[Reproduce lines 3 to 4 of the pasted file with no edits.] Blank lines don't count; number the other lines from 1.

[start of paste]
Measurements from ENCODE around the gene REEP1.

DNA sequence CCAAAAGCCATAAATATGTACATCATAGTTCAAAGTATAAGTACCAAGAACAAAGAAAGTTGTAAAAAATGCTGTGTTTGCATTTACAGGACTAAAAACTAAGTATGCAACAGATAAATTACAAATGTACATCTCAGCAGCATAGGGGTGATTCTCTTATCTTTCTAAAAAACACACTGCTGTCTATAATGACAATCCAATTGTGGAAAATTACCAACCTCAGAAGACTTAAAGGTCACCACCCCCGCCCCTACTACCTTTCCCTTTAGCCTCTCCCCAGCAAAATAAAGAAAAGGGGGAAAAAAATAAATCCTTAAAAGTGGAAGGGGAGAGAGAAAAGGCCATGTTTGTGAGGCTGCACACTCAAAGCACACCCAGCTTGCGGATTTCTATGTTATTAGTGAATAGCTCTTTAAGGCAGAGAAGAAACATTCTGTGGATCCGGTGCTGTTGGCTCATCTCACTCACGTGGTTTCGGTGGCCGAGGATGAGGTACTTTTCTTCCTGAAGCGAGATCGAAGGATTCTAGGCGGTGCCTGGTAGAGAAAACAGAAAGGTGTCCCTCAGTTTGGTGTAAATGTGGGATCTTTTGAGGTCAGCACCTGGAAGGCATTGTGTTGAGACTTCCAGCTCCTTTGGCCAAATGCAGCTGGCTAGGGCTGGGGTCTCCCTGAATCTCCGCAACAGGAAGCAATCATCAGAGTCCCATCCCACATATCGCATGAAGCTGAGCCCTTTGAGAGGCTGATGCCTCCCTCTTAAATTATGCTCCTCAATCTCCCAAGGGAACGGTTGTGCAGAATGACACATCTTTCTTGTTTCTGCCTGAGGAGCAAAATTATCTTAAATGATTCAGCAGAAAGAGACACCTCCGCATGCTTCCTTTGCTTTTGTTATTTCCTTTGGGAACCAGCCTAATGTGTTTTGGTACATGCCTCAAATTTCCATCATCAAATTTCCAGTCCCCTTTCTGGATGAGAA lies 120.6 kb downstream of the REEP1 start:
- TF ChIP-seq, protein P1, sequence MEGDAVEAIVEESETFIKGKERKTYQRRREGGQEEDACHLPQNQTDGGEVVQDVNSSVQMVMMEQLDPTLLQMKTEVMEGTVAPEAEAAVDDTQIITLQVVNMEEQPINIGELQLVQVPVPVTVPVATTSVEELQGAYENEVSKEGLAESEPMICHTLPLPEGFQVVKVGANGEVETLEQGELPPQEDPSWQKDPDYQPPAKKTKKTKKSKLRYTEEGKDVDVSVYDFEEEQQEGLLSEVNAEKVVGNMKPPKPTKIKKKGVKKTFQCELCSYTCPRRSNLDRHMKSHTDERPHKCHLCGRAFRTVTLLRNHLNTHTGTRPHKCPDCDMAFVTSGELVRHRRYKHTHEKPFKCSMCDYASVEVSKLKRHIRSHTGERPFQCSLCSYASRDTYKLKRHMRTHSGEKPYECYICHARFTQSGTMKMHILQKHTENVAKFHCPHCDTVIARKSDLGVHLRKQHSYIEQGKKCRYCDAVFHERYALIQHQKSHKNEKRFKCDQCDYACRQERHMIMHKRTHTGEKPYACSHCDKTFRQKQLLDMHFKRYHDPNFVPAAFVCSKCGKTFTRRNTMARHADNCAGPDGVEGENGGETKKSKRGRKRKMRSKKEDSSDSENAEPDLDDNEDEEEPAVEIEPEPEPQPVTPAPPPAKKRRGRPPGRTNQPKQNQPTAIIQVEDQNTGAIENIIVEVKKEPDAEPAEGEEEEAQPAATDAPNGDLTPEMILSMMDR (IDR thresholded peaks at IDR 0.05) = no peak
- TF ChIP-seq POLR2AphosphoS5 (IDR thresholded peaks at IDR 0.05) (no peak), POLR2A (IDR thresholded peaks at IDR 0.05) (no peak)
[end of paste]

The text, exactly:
- TF ChIP-seq, protein P1, sequence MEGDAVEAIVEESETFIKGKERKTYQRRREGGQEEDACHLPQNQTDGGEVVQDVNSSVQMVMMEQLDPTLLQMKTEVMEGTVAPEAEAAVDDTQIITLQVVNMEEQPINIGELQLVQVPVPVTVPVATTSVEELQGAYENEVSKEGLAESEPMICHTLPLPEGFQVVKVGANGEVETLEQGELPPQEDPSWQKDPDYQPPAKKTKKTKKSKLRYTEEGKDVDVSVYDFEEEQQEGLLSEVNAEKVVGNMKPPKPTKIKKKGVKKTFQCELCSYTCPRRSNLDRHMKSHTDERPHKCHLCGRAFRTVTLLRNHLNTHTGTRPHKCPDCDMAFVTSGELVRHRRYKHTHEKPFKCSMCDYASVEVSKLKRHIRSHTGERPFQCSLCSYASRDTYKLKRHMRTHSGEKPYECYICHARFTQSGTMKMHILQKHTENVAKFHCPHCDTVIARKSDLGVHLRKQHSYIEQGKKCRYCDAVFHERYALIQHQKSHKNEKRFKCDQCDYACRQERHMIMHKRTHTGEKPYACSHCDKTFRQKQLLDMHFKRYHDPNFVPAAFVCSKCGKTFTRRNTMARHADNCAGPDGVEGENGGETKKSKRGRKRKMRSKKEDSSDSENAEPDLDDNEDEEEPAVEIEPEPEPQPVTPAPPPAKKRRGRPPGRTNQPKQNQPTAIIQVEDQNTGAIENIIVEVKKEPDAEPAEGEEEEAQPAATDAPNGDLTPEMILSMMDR (IDR thresholded peaks at IDR 0.05) = no peak
- TF ChIP-seq POLR2AphosphoS5 (IDR thresholded peaks at IDR 0.05) (no peak), POLR2A (IDR thresholded peaks at IDR 0.05) (no peak)